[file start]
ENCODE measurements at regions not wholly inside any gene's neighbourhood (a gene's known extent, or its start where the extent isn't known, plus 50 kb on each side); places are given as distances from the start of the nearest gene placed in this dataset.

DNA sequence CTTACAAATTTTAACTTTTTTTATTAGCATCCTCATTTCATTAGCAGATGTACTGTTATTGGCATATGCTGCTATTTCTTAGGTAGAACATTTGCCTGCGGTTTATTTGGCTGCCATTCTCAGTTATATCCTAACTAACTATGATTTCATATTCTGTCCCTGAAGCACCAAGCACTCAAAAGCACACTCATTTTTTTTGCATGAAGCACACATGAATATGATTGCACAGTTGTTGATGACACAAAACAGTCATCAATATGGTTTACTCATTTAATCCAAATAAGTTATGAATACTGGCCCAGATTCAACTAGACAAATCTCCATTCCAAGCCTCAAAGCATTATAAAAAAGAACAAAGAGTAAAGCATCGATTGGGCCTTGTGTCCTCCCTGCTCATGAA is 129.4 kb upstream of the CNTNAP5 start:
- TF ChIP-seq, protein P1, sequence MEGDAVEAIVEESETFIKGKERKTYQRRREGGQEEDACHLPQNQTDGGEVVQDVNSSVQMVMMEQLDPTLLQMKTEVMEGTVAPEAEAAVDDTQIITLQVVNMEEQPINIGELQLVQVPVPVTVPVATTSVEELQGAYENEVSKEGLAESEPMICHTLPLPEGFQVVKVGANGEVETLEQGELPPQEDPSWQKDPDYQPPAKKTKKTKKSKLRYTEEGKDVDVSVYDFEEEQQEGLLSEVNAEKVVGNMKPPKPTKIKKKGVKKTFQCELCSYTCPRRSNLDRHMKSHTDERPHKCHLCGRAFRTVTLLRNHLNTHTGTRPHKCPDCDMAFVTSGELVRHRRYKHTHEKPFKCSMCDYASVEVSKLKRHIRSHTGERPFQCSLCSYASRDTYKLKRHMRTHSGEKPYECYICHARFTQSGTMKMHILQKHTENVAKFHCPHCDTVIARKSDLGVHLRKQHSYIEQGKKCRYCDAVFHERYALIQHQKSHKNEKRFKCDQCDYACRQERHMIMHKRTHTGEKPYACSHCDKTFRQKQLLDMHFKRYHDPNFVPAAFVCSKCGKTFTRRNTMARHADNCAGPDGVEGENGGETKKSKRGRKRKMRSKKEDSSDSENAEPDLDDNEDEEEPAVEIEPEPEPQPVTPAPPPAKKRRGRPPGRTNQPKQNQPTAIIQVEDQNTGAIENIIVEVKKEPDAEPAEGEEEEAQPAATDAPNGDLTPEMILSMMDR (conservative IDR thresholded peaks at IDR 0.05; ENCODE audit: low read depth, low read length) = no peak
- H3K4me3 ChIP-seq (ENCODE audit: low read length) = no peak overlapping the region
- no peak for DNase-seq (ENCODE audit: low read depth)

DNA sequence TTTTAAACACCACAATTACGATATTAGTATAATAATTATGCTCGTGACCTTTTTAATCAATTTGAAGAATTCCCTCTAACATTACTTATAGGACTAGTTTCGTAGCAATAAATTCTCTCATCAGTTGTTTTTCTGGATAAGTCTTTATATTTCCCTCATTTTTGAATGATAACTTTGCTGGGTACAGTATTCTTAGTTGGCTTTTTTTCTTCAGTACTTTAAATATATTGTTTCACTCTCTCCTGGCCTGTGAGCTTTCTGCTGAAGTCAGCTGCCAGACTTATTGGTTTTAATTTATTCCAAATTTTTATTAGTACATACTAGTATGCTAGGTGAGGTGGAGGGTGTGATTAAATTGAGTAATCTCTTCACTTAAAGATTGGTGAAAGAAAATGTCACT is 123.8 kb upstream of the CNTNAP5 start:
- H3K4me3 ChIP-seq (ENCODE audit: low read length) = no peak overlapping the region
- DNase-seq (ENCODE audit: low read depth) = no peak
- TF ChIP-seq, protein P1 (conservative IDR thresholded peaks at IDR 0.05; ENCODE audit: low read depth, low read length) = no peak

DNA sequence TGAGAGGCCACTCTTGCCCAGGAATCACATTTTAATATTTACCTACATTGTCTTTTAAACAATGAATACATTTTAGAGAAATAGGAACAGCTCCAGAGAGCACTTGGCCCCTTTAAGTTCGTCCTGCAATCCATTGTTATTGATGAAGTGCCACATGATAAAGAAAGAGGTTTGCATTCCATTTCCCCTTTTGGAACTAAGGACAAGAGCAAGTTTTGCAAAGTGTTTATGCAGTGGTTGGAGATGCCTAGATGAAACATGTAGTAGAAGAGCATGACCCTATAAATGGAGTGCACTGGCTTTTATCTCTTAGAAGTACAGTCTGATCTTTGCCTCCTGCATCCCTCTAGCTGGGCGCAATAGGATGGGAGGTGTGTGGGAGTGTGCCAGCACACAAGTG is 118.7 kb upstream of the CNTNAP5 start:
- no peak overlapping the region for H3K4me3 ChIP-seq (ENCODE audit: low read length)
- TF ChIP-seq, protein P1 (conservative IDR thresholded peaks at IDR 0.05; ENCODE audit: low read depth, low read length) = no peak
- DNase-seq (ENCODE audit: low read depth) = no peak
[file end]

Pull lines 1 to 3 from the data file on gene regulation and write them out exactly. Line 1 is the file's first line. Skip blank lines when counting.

ENCODE measurements at regions not wholly inside any gene's neighbourhood (a gene's known extent, or its start where the extent isn't known, plus 50 kb on each side); places are given as distances from the start of the nearest gene placed in this dataset.

DNA sequence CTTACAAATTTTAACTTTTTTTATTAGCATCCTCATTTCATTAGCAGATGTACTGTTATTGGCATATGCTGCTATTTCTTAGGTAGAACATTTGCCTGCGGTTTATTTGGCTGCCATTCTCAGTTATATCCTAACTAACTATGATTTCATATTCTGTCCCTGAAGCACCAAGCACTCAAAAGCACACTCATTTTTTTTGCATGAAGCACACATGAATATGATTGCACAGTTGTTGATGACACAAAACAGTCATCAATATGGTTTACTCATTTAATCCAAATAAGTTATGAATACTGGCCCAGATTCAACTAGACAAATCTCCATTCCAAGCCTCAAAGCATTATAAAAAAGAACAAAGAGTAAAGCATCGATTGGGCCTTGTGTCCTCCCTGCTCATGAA is 129.4 kb upstream of the CNTNAP5 start:
- TF ChIP-seq, protein P1, sequence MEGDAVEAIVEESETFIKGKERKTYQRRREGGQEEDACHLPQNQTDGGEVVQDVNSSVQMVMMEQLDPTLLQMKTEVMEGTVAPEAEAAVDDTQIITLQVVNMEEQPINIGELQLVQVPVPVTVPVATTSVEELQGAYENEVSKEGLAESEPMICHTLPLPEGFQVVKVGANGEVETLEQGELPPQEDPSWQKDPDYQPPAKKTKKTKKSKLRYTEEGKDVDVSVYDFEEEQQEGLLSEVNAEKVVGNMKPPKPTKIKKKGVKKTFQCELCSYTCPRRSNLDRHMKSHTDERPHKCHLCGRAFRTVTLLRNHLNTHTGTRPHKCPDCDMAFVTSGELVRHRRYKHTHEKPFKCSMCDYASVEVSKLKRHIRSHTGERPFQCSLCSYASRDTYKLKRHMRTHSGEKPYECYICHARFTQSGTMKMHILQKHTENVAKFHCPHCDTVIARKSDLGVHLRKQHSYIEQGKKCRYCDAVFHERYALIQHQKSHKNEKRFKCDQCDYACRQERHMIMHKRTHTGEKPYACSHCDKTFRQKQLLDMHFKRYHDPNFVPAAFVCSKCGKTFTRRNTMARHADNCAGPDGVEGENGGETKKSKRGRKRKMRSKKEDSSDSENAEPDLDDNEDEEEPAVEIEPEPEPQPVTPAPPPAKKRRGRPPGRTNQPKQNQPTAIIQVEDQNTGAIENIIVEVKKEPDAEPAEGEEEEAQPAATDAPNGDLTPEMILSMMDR (conservative IDR thresholded peaks at IDR 0.05; ENCODE audit: low read depth, low read length) = no peak